The physics of living matter for tomorrow

The 17th Awardees Meeting will feature a special event as on Sunday, 9 July we will organize a meeting that will bring physics and biology together - probably in a way it has never happened before. This meeting is not restricted to HFSP awardees and attendees are also welcome to join the HFSP Awardees Meeting from the 10 - 12 July.

The draft programme for the meeting is available here.

A short introduction to the meeting is available here.

The interface of physics and biology has proven to provide a most fruitful environment for generating new concepts and exciting ways forward. HFSPO funds research at this very frontier between the two disciplines, and many studies over the last decade have unraveled new ways of understanding, for example, morphogenesis during development, signal processing in protein and genetic networks, and the roles of fluctuations for determining the fates of cells and tissues.

During development, cells in an embryo face two major tasks. First they must express distinct combinations of genes appropriate for specific cell fates such as muscle and skin. Once such patterns of gene expression are established, cells must change their shape and position to match those cell fates. These transformations are remarkable for their speed and precision, but also for their incredible beauty. The associated cell-shape changes depend on local patterns of gene activity, but how such patterns are converted into the physical properties controlling shape and motility is a major unanswered question in biology.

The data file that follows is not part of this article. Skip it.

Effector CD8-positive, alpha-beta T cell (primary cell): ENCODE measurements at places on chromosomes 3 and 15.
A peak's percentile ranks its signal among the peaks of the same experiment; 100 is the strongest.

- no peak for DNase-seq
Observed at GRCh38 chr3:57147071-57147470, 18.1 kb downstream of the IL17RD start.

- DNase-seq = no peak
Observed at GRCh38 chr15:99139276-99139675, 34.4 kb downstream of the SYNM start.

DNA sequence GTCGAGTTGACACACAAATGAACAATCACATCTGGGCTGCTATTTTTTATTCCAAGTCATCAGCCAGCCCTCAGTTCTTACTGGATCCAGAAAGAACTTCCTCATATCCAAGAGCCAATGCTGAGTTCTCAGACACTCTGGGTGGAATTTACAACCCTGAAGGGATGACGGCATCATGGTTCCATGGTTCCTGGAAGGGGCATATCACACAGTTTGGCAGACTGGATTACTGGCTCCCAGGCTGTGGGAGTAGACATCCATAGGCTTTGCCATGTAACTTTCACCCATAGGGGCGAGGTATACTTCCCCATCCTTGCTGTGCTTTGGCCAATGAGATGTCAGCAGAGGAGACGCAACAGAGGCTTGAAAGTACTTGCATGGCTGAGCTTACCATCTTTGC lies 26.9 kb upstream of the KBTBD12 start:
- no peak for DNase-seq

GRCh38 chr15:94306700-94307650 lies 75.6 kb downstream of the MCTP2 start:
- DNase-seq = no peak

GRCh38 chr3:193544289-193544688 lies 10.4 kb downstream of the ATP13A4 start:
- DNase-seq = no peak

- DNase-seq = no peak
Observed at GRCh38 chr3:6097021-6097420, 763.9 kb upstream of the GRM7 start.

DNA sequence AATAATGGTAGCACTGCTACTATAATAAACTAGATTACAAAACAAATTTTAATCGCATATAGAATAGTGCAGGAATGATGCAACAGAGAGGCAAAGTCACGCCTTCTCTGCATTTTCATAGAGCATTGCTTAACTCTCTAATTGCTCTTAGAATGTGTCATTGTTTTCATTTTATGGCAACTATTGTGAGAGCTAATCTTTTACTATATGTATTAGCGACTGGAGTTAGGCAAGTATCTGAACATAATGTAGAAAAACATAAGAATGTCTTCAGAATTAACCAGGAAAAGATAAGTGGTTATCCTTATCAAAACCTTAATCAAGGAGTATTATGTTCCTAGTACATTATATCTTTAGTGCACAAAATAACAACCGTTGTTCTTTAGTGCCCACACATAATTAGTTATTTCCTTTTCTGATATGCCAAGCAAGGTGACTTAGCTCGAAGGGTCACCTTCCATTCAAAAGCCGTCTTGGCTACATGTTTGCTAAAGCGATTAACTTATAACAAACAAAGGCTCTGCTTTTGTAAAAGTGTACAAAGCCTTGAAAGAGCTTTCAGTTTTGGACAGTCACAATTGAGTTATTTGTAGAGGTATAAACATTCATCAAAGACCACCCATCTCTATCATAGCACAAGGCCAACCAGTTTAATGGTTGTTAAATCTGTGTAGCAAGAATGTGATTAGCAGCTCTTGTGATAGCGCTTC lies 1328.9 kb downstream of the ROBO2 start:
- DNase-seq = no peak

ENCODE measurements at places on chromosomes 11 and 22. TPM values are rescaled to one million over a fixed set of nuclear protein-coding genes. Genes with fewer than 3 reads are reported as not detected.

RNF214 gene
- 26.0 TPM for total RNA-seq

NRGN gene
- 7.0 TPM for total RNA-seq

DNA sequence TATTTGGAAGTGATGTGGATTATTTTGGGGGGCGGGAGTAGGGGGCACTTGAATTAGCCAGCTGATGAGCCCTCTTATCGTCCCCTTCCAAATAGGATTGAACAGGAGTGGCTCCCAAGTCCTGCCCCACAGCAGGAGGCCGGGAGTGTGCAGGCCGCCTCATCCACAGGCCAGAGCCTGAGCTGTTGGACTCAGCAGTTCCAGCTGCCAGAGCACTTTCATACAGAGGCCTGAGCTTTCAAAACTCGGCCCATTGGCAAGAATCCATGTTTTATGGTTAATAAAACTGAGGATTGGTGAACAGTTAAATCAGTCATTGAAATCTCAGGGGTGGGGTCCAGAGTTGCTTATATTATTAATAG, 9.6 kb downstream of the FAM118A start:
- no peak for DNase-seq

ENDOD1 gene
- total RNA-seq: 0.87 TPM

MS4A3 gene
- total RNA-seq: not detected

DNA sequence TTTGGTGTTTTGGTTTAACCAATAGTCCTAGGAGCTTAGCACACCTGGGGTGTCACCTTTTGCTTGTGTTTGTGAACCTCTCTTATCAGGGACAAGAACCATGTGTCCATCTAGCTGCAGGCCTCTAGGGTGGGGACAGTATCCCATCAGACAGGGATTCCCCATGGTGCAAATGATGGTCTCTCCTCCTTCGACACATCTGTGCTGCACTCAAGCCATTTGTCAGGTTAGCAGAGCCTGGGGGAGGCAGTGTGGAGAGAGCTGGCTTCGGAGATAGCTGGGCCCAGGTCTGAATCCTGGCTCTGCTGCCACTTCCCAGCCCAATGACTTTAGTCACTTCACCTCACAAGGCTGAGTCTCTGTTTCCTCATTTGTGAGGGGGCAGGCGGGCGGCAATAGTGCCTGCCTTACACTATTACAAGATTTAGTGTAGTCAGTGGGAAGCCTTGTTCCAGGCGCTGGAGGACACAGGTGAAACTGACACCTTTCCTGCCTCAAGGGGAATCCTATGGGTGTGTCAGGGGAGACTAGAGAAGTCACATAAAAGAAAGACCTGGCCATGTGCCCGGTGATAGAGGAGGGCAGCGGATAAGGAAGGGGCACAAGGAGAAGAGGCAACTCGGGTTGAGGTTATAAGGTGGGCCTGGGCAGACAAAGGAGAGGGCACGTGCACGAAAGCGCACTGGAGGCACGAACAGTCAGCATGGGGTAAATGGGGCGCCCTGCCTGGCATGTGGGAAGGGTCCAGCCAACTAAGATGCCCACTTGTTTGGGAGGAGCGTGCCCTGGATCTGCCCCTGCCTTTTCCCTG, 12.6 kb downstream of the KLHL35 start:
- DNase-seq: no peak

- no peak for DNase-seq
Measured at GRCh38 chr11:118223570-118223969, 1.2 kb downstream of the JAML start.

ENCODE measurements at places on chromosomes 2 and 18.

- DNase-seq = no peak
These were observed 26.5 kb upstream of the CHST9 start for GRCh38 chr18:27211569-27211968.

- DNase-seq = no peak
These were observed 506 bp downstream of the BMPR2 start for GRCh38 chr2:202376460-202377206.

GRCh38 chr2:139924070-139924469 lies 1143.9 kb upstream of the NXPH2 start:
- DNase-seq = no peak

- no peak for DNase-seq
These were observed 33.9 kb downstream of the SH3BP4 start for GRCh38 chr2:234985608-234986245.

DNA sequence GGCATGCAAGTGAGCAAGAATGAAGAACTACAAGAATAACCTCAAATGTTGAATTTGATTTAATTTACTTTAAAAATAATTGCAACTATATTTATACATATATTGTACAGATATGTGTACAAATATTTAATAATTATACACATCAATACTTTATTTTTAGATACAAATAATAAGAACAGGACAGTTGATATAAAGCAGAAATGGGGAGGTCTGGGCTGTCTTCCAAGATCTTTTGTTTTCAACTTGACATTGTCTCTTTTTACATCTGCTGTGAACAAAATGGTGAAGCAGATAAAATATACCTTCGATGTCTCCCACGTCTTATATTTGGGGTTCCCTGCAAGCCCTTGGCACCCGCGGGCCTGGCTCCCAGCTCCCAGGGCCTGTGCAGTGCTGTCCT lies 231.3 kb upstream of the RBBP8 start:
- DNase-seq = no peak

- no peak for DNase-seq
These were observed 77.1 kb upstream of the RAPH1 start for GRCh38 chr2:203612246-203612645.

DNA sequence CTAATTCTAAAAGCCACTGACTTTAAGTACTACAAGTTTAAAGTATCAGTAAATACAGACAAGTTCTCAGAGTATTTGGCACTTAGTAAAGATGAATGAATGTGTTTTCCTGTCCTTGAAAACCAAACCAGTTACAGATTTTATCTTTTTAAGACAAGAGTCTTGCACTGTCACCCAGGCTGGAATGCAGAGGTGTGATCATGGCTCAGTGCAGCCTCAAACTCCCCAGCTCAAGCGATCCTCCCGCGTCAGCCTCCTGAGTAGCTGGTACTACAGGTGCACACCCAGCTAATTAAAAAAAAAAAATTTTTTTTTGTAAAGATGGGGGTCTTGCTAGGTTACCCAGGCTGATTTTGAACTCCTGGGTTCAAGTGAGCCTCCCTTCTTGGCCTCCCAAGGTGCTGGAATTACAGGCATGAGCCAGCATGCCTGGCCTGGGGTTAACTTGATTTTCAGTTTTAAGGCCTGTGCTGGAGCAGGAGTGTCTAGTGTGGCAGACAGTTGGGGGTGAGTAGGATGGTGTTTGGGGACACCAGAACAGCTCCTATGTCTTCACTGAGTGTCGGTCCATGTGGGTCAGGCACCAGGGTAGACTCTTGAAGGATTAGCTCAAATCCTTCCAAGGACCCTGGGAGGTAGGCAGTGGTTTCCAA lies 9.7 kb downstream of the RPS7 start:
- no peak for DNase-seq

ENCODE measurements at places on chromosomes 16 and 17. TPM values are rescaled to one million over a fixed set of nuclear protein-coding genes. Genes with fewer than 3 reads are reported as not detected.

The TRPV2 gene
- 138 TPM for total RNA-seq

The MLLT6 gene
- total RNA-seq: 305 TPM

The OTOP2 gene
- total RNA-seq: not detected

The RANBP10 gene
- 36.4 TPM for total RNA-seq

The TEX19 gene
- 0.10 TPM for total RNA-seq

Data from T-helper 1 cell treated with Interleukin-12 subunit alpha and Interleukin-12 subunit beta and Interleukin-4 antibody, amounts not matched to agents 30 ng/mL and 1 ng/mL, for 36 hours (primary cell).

Eric Wieschaus, Kavli Institute for Theoretical Physics, Conference 2013 ‘On Growth and Form of the Embryo: From Gene Expression to Tissue Mechanics’


Mixed teams of biologists and physicists are now commonly discussing experimental approaches and theoretical ideas, as well as ordering genome wide data on a daily basis. Standard training in biology and physics places the focus on different aspects, and concepts are rarely translated from one discipline to the other in a comprehensive manner.

The workshop will cover these issues by presenting cutting edge research at the frontier in a way that highlights the interplay between life scientists and physicists, the difficulties resulting from joining two disciplines, and the solutions found in successful collaborations. The meeting will furthermore discuss how young scientists can be prepared for similar endeavours and provide an open international forum for scientists in charge of training programs to share their experience and exchange informally.